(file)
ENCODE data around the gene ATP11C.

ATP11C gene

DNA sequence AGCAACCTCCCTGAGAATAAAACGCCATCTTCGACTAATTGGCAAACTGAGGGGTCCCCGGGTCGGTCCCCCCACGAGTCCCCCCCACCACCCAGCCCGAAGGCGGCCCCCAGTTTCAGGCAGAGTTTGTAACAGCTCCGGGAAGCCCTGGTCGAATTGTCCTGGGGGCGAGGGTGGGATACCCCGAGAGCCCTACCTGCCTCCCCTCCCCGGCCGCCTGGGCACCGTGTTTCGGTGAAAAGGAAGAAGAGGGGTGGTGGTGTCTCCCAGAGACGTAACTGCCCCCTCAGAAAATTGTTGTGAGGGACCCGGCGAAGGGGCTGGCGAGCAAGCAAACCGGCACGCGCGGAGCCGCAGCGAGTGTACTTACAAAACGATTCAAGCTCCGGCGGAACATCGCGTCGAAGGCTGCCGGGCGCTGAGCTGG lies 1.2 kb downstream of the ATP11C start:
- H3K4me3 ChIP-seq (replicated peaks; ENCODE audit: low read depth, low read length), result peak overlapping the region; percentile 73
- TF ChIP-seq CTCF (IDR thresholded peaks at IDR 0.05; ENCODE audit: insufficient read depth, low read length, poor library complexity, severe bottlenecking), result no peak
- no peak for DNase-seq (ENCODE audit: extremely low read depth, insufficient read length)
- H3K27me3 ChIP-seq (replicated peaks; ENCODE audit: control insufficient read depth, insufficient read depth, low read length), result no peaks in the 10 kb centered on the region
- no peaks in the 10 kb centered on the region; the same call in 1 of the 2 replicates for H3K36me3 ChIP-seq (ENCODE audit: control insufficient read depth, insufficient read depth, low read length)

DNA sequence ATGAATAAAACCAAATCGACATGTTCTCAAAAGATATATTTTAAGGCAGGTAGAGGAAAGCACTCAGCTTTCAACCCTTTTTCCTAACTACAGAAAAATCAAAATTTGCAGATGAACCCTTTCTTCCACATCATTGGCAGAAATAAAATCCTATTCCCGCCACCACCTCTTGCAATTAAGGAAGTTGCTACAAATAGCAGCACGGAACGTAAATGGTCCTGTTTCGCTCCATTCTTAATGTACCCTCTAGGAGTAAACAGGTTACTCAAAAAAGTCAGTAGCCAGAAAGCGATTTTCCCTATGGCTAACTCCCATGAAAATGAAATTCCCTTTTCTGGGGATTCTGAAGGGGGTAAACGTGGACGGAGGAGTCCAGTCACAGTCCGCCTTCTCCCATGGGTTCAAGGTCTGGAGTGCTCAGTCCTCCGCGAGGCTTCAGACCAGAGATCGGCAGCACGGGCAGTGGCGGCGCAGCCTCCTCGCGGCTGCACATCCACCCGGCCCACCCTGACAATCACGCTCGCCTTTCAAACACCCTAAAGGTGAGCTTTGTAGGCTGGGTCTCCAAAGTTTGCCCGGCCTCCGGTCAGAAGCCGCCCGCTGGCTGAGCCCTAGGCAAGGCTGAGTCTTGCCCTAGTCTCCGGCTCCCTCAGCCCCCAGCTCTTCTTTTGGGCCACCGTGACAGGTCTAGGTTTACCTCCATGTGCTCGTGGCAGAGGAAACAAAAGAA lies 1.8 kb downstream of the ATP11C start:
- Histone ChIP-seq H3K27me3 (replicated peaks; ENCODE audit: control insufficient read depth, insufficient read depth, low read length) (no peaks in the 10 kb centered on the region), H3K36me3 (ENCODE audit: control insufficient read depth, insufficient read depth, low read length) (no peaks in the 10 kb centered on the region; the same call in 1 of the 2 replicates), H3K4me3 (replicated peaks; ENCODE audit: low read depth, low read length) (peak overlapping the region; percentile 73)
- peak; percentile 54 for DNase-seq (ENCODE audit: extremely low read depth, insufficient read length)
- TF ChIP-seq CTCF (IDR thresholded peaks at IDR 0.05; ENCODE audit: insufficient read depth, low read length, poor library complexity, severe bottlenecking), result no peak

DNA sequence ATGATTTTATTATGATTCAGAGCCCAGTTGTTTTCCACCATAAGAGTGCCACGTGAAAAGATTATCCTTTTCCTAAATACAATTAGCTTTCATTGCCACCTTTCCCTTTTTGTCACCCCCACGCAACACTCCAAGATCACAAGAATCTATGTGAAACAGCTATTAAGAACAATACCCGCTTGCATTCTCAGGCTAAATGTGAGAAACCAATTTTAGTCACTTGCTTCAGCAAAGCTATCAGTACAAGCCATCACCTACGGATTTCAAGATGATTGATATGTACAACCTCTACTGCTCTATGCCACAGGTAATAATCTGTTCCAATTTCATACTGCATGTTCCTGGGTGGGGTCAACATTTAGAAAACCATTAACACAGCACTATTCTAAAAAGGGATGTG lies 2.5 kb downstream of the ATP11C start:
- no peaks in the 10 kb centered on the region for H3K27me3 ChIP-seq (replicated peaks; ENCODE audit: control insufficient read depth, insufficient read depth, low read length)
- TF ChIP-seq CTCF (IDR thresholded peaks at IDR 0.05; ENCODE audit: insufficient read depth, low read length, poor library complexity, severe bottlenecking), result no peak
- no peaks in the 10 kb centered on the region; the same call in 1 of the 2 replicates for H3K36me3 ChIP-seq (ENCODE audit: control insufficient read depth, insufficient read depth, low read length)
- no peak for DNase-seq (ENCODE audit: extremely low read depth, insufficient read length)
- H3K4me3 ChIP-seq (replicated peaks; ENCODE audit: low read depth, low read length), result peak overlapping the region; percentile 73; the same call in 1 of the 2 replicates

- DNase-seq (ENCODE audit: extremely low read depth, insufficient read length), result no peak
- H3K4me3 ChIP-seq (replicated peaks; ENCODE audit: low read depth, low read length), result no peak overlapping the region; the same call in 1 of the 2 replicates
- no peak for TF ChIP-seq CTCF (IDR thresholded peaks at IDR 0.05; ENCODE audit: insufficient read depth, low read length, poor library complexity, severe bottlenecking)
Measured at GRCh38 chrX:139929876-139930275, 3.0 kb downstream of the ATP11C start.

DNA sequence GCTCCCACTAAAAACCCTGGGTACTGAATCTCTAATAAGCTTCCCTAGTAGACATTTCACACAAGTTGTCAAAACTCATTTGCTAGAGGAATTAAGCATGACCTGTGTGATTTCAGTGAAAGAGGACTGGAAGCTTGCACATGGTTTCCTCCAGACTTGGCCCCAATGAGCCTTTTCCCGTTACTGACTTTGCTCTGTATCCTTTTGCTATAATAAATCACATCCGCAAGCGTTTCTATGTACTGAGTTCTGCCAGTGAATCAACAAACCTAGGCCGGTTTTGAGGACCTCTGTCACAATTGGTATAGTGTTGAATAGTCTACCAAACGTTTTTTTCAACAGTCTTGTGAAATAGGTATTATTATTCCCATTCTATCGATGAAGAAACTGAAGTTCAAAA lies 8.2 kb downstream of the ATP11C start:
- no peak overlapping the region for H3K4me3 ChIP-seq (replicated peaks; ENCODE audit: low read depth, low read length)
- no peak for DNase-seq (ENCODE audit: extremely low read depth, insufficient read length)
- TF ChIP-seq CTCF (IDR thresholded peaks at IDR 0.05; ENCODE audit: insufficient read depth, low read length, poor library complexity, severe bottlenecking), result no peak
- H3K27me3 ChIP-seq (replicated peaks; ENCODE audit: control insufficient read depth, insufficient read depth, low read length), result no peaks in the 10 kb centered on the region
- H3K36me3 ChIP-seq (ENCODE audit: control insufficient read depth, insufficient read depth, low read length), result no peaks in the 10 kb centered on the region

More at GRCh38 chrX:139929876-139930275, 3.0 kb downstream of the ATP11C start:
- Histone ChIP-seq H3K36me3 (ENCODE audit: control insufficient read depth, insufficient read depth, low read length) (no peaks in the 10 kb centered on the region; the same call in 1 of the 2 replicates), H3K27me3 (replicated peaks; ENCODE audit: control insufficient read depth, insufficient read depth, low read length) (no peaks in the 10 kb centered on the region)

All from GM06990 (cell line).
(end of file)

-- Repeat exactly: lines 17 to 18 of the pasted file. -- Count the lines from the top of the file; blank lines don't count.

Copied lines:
- no peak for DNase-seq (ENCODE audit: extremely low read depth, insufficient read length)
- H3K4me3 ChIP-seq (replicated peaks; ENCODE audit: low read depth, low read length), result peak overlapping the region; percentile 73; the same call in 1 of the 2 replicates